Once you’ve built up your fitness over the 5 weeks you can start thinking about some blocks of Lactate Threshold running and just above. (Just about talking pace but you’d rather not!). i.e. 5-8miles tempo. Running in the hills will build up your strength and work your technique hard!
Keep in touch with your speed leading into Christmas. You’re not training it as such but maintaining that feel of running fast. Try running a set of 12x200m’s building each one so the last one is close to your top speed.
I don’t think it’s important to do anything really specific at this time of year on your bike. Think of it as ticking the box, you want the major miles of your winter to come in in the New Year otherwise you are in danger of getting too fit too quickly. So anything before Christmas is solid but by no means operating near your maximum capacity. Once you’ve been through the build up phase start to build up your strength on the bike with some long and easy riding. If you live near hills try to get out for hilly riding as much as possible especially if you’re short on time and practice a bit of over-gearing (hard gear) riding to force some strength in your legs.
Hopefully after some good work on your technique you’ll begin to feel a lot stronger and more effortless in the water. Then come mid November start putting in some decent work in the pool, building up your volume week by week. Plenty of people use large volume in the pool to supplement their fitness for cycling and running and you’re much less likely to pick up an injury. Of all the sports I think swimming is the one that you can start pushing a lot earlier. You’re not hammering the legs so much and it’s great for moving on your fitness in other areas.
Most important sets at this time of year are your easy swims and your Sub Threshold Sets. Such as the classic 10x300m’s with 20-30 sec rest or my favourite of all time…below:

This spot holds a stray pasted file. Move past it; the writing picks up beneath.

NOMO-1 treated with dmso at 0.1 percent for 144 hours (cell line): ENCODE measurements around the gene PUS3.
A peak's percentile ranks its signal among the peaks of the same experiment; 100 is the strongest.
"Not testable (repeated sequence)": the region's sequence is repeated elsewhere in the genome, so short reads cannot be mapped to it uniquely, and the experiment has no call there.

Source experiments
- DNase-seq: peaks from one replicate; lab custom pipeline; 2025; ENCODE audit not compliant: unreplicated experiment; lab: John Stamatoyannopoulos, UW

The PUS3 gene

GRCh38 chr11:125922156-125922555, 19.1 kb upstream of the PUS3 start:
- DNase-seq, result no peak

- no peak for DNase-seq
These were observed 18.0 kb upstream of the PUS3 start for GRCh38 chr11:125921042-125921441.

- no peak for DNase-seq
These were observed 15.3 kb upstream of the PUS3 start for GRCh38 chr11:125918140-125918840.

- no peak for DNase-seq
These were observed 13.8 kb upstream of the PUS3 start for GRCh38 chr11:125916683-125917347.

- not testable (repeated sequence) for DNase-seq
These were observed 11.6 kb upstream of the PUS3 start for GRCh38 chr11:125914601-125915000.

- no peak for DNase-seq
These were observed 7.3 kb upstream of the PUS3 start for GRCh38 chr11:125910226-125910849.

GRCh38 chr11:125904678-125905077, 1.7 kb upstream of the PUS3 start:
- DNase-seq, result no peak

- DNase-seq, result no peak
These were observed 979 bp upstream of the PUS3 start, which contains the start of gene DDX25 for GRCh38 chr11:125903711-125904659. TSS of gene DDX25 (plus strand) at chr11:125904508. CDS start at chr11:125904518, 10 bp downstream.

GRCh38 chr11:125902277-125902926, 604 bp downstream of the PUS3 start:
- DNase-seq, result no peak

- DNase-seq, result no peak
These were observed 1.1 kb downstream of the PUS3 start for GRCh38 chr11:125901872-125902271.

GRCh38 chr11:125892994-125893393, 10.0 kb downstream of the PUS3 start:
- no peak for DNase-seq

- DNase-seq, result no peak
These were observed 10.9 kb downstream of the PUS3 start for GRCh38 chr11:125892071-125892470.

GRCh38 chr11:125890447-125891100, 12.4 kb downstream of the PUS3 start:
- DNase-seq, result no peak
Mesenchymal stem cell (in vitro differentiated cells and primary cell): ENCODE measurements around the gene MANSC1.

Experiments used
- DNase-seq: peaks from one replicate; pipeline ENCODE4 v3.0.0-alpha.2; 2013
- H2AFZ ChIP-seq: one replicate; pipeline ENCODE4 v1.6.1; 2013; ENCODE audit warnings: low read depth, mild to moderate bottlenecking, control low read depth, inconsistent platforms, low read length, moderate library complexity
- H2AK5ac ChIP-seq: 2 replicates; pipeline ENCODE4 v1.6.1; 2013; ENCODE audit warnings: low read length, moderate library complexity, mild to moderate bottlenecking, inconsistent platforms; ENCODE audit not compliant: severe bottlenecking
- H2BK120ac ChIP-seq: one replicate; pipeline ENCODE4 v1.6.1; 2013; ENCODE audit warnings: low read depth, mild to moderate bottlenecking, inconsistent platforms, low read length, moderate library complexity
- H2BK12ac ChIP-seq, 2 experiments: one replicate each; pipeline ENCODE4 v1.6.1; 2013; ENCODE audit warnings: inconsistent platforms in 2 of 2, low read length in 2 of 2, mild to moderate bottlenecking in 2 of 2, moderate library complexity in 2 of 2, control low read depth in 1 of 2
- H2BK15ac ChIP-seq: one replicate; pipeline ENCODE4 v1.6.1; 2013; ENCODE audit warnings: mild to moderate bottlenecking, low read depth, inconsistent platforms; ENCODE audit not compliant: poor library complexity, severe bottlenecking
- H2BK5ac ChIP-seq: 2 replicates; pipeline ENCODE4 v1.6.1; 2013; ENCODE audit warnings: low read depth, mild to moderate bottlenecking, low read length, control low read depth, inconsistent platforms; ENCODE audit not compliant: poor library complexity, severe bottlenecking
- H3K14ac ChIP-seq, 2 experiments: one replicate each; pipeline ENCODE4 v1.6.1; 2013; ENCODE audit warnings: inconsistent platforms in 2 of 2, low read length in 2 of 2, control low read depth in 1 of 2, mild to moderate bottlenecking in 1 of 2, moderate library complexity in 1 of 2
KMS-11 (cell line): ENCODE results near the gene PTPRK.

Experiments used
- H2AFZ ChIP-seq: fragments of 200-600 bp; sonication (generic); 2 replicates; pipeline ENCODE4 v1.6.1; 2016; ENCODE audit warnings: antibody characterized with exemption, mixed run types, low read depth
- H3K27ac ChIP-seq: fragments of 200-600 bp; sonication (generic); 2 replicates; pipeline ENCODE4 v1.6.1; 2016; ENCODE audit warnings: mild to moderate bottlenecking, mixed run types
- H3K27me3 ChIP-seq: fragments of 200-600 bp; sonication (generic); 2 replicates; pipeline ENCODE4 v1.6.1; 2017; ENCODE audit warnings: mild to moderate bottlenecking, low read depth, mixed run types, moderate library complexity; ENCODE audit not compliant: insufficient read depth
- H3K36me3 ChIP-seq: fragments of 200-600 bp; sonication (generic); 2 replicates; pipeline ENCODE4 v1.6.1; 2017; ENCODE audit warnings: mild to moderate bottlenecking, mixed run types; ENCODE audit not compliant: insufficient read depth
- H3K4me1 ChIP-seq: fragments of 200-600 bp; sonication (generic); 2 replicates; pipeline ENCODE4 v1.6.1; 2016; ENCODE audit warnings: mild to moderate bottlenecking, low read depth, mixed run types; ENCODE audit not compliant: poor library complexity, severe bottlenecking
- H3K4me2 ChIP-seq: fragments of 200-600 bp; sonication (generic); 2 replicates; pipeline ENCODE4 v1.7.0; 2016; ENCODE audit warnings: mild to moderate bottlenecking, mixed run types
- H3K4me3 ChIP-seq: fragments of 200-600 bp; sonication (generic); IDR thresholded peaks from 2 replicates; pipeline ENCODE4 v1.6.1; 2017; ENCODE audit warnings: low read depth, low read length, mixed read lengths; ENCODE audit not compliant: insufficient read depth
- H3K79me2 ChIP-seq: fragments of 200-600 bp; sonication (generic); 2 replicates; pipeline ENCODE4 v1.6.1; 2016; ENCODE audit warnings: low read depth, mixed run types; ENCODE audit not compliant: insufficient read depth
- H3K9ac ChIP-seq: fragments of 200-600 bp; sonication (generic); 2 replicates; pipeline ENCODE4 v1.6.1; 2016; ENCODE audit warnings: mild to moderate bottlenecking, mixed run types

800m easy, 8x100m Paddles short rest (5 secs) 8x50m Band Only
600m easy, 6x100m Paddles short rest, 6×50 Band only
400m easy, 4x100m Paddles short rest, 4×50 Band only
500 easy Warm Down (5k)
*Band Only – It’s a band tying your legs together, it normally makes them sink, however it forces you to increase your arm turnover and it’s just bloody tough, so get involved! Cut up an old inner tube!
It is the part that most Triathletes hate however if done properly it can potentially shorten the amount of volume you have to complete to build up a similar amount of strength. Especially useful if you’re short on time. I think there is a window where it’s advisable to go heavy in the gym however once you really in the thick of your training you should transfer this to body weight exercises so you have more energy for your normal training.
Apart from the obvious keeping injury free part that is important to everyone. Gym is also very useful when using specific exercises that can actually help improve your performance and in much shorter amount of time. You can go a long way to improving your running economy, and also supplementing your swim and bike training with a little extra strength work.
Swimming – Chin ups, Latt Pull downs, dumbbell pull over. You’ll find that your arms tie up a lot less and you’ll have extra power in the water if you’ve been working on these exercises.
Cycling – Leg Press, Deep Squats – You’re putting strength in the legs that you may struggle to get on the bike alone.
Running – Hurdle drills, Bar Bell Step ups, and Glute activation and any core work – All these will improve your strength, stability and your ability to hold form.
I hope you find my thoughts useful, very simple but effective! Good luck heading into the winter.